Often described as “an island of gold floating on a sea of oil”, Papua New Guinea (PNG) is one of the top ten resource-dependent economies in the world. But robust economic growth rates have not led to any decrease in PNG’s poverty rate over the last 20 years.
Although the benefits of economic growth are not reaching the vast majority of the population, Prime Minister Peter O’Neill has repeatedly cited the need to create a stable political environment to boost foreign investor confidence. Since ascending to power, O’Neill has endlessly promoted “political stability” to justify a daunting array of anti-democratic measures which cynics perceive as a thinly veiled attempt to prolong his own leadership.
First, he has amended the Constitution to extend the period during which any vote of no confidence against the Prime Minister is prohibited, from 30 months previously to now a total of 43 months out of the 60-month (5 year) term between elections. A second change has been to reduce the minimum number of parliamentary sitting days to just 40 days per year, and to increase the number of MPs who must sponsor any motion for a vote of no confidence. A further proposed constitutional amendment would require that in the event of a vote of no confidence against a Prime Minister, the subsequent Prime Minister must be a member of the same political party as the outgoing Prime Minister.
Further measures include sacking the Treasurer and Attorney-General, as well as Ministers for Petroleum & Resources, Higher Education and Industrial Relations, all within the last three months. Although such action could be perceived as undermining political stability, the reason given in each case was the need for stability. In the case of the Treasurer, his sacking followed his opposition to a proposed loan that would raise national debt to a level he felt to be irresponsibly high. In response, O’Neill appointed himself Acting Treasurer and unilaterally approved the loan. The Ombudsman has since referred O’Neill to the Public Prosecutor for alleged misconduct in bypassing proper parliamentary processes for approving the loan.
The Attorney-General was sacked for opposing O’Neill’s proposed Constitutional amendment relating to votes of no confidence. Just days earlier, O’Neill had commended the Attorney-General as one of the best-performing Ministers.
More worryingly, O’Neill has also disbanded the anti-corruption Task Force he had himself set up. This occurred immediately after it recommended police action on evidence that O’Neill had improperly authorised approximately USD30 million in payments to a law firm. O’Neill further sacked the Police Commissioner and Deputy Commissioner who signed the arrest warrant against him. The National Court recently granted a permanent stay against the disbandment of the Task Force.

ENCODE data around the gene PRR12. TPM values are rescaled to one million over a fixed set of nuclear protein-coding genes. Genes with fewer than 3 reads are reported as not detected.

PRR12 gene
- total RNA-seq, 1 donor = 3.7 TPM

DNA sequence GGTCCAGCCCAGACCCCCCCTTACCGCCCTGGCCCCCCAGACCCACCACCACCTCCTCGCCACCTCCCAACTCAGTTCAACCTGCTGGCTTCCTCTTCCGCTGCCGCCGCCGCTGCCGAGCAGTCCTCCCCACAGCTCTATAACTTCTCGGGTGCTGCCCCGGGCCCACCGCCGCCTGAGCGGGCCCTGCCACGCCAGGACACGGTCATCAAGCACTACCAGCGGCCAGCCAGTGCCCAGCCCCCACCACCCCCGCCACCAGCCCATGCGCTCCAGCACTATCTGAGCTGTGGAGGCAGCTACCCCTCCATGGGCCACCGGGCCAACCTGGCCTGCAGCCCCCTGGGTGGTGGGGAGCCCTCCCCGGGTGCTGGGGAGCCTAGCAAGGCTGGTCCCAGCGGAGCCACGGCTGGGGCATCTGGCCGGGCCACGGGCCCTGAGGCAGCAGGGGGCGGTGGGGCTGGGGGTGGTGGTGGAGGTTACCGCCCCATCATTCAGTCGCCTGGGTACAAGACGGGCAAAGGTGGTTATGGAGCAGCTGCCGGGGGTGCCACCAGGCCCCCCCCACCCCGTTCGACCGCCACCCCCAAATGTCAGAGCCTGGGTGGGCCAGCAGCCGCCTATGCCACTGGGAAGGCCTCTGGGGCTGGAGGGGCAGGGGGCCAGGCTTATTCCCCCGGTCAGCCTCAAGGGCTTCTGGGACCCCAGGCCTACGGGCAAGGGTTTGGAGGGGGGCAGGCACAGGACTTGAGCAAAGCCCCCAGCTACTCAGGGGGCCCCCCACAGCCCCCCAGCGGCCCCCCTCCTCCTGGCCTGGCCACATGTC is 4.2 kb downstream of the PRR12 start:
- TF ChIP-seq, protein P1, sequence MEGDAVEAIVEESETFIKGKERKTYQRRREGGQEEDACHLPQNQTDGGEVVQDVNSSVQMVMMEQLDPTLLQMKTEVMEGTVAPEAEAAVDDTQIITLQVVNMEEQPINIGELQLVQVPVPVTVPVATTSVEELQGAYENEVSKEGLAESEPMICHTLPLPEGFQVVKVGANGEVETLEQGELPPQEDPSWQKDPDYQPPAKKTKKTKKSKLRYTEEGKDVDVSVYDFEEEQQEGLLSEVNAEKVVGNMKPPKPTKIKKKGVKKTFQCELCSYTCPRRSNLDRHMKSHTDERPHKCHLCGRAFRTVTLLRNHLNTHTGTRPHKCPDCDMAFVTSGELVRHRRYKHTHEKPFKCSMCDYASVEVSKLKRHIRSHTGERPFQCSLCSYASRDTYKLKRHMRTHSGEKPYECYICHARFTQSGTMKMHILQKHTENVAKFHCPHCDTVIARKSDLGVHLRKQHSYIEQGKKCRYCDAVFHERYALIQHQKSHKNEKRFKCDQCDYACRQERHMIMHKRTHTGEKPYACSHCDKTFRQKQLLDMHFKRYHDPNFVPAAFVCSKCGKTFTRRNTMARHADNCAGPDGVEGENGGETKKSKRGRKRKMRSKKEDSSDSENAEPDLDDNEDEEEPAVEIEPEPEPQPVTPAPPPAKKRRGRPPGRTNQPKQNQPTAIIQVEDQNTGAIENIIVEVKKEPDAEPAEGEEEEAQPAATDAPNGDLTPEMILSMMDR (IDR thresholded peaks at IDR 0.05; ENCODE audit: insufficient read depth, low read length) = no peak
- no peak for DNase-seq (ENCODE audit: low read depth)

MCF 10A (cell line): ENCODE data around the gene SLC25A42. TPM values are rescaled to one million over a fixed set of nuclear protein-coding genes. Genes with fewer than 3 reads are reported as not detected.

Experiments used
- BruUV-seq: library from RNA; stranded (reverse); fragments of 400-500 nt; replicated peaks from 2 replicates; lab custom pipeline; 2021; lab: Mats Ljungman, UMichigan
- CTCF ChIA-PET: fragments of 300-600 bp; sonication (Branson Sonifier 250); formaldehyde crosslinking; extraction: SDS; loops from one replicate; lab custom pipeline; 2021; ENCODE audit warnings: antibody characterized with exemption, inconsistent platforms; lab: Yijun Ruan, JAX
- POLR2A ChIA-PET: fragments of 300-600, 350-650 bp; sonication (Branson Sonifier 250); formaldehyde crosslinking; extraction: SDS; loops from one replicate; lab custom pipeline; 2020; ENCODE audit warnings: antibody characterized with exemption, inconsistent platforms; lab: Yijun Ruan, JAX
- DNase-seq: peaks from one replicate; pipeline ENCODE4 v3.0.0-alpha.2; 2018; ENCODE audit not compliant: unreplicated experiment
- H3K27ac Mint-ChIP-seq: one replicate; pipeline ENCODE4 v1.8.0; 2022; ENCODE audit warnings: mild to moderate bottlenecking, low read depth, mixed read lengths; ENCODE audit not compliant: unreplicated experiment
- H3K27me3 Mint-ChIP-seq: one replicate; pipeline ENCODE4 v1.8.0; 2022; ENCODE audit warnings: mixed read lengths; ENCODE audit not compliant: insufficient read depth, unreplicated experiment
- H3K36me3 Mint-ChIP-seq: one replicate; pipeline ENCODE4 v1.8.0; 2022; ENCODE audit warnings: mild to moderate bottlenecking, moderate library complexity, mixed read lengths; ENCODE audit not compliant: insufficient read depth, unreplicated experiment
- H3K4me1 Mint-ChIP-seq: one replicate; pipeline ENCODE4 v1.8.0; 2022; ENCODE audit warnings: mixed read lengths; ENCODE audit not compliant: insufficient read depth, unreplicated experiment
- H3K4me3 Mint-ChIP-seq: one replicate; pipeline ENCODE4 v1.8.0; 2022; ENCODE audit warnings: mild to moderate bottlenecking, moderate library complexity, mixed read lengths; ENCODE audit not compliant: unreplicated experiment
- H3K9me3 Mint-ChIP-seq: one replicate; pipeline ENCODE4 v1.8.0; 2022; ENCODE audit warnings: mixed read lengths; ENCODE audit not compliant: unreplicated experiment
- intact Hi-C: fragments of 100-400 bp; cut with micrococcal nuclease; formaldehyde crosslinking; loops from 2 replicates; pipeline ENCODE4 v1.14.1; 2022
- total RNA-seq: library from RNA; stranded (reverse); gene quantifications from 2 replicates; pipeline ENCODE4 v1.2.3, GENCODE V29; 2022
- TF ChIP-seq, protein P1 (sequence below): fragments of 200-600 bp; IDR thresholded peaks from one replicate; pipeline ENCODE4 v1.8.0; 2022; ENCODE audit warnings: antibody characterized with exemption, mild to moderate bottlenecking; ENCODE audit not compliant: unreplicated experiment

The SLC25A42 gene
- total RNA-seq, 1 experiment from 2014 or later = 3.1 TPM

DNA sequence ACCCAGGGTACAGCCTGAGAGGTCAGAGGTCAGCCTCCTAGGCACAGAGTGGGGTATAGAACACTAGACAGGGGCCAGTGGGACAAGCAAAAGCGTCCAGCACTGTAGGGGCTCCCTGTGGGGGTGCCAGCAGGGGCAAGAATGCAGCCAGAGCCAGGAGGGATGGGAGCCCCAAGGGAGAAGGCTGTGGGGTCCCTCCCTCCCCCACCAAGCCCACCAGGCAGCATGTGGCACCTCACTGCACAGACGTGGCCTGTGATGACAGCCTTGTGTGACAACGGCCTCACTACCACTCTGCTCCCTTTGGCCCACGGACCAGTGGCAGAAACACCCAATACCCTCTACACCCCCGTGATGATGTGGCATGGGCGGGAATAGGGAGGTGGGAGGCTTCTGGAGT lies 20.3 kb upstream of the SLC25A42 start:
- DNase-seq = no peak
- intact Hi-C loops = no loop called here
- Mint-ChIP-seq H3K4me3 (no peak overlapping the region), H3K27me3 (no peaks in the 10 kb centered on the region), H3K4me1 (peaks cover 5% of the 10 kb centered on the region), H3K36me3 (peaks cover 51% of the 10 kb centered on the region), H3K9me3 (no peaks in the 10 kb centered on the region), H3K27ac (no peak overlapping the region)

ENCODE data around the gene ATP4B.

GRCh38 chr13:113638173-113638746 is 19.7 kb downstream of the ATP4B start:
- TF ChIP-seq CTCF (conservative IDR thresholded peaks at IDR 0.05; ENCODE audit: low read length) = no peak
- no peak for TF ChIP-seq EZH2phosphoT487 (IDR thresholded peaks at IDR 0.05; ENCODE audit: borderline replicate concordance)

O’Neill’s fixation on political stability is all the more curious given that he took power in controversial circumstances which precipitated a constitutional crisis. The Supreme Court had ruled that O’Neill had failed to meet constitutional requirements when claiming the Prime Ministership. In response to this decision, O’Neill imperilled the separation of powers by increasing parliamentary power to remove members of the judiciary. However, he repealed this legislation after a public outcry and the resolution of the constitutional crisis at the 2012 election.
In any event, O’Neill now enjoys unprecedented support on the floor of Parliament, and the Opposition retains only 3 seats out of the total 111. Several former Opposition members have crossed the floor since the election, stating that it was necessary because O’Neill made it difficult for opposition MPs to access funds for their constituencies.
By punishing any traces of dissent within the ranks of government, dismissing senior officers exercising independent oversight of prime ministerial action, and removing any effective voice of Opposition on the floor of Parliament, O’Neill has seriously curtailed the public’s right to information which could properly influence their vote. In the words of Article 25 of the International Covenant on Civil and Political Rights, each of these measures appears to be an “unreasonable restriction” on the right to “free expression of the will of the electors”. Adhering to human rights principles of transparency and accountability is particularly crucial in a young and fragile democracy seeking to strengthen the rule of law.
Foreign investors have responded to this ongoing corrosion of democracy by continuing to call for “stability” – no doubt music to the Prime Minister’s ears, but a setback for the country’s adherence to human rights.